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Tax HotlineJanuary 10, 2023
Delhi ITAT Breaks The Tie In Taxpayer’s Favour
The facts to which special rules with respect to tie breaker test are applicable need not to be applicable for the whole financial year
Tie-breaker questionnaire cannot be exclusively taken not consideration for determination of residency
The permanence of home can be determined on qualitative and quantitative basis
Habitual abode does not mean the place of permanent residence, but in fact it means the place where one normally resides
Recently, the Delhi Income Tax Appellate Tribunal (“ITAT”) in Sameer Malhotra v. ACIT1, held that Sameer Malhotra’s (“Taxpayer”) income earned in Singapore in the financial year (“FY”) 2014-15 cannot be subject to tax in India in accordance with the India-Singapore Double Taxation Avoidance Agreement (“DTAA”), as the Taxpayer is considered to be a resident of Singapore for the relevant FY.
The Taxpayer is an individual who declared a total income of Rs.1,59,36,999/- from DBOI Global Services Pvt. Ltd. in India between April 1, 2014 to November 25, 2014 (“Earlier Period”) and from J.P. Morgan Chase & Co. (“JPMC”) in Singapore during December 15, 2014 to March 31, 2015 (“Latter Period”). The Taxpayer thereafter field a revised return and declared his total income to be Rs.47,82,630/-, claiming that he was not an Indian resident for the relevant FY and accordingly, the income earned in Singapore via JPMC was not subject to tax in India.
In the resultant scrutiny assessment, the assessing officer (“AO”) rejected the claim of the Taxpayer in the revised return. The AO held that the Taxpayer is a resident of India for the purpose of the Income-tax Act, 1961 (“ITA”) as he was physically present in India for 182 days or more in the relevant FY. For the purpose of the DTAA, the AO relied upon the tie breaker questionnaire and held that the Taxpayer should be considered as tax resident of India. The Commissioner of Income Tax (Appeals) (“CIT(A)”) agreed with the AO’s order, and further observed that the Taxpayer is an Indian resident in the terms of Article 4 of the DTAA, as his permanent home was available to him in India. Additionally, it was observed that Taxpayer’s centre for vital interest rested in India in light of his majority investments and bank accounts being present in India. Thereby, Taxpayer was held to be an Indian resident even in the terms of the tie breaker test under Article 4 of the India-Singapore DTAA.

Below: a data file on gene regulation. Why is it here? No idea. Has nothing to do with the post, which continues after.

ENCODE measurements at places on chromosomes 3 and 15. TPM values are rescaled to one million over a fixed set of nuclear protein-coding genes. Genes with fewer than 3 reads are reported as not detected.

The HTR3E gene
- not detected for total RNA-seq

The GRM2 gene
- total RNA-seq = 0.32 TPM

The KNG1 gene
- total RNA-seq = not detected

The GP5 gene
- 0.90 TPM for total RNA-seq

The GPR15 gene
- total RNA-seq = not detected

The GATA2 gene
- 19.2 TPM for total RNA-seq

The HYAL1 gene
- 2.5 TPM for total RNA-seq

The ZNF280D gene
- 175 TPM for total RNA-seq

Aggrieved by the order, the Taxpayer preferred an appeal before the ITAT.
ITAT Delhi Proceedings
The ITAT had to determine the sole issue of taxability of Taxpayer’s income earned in the Latter Period, thereby prompting the determination of tax residence of Taxpayer for the relevant FY.
Arguments of Taxpayer
The Taxpayer submitted that he qualified as a resident of both Singapore and India as per the respective domestic laws, thereby evoking the determination of residence on the basis of ‘tie breaker test’ under Article 4(2) of the DTAA.
In terms of the permanent home test under Article 4(2), the Taxpayer argued that he had a home available to him in Singapore in the Latter Period, while the home in India was rented out for the duration of the Latter Period making it not available to him. Thereby, Taxpayer should qualify as a tax resident of Singapore on the basis of the permanent home test.
Even otherwise, with regards to the determination of center for vital interests, the Taxpayer claimed that he had shifted to Singapore with his family members, along with having employment and earnings therein. Hence, his centre of vital interest should be considered to be in Singapore.
The Taxpayer’s claim for residency was further buttressed by producing the tax residency certificate (“TRC”) issued by the Singapore tax authorities for the relevant calendar year.
Thereby, the Taxpayer argued that he should qualify as a tax resident of Singapore for the relevant FY.
Arguments of Revenue
The revenue department’s representative (“DR”) placed reliance on the tie-breaker questionnaire filled in by the Taxpayer, pointing that with respect to owning home, personal belongings such as automobiles, majority of savings, investments and personal bank accounts, the Taxpayer has said that all of them were located in India.
Further, as its not in dispute that the Taxpayer stayed in India for more than 182 days under the relevant FY, hence, the Taxpayer being a resident of India is liable to tax in India on his global income i.e. including income earned by the Taxpayer in Singapore.
Ruling of ITAT
The ITAT held that the Taxpayer qualified as a tax resident of Singapore for the relevant FY in terms of Article 4 of the DTAA. In coming to the decision, the Tribunal observed the following:
AO and CIT(A) considered the Taxpayer as a resident of India as he spent more than 182 days in India in the relevant FY and even the ‘permanent home’ of the Taxpayer was in India.
The Taxpayer shifted with his family to Singapore, stayed there for the whole period remaining in the relevant FY and earned the income while serving in Singapore itself.
The Taxpayer had an apartment on rent in Singapore, obtained Singapore Driving License and Overseas Bank Account, showed Singapore as his country of residence in various official forms and even paid taxes in Singapore while working from there.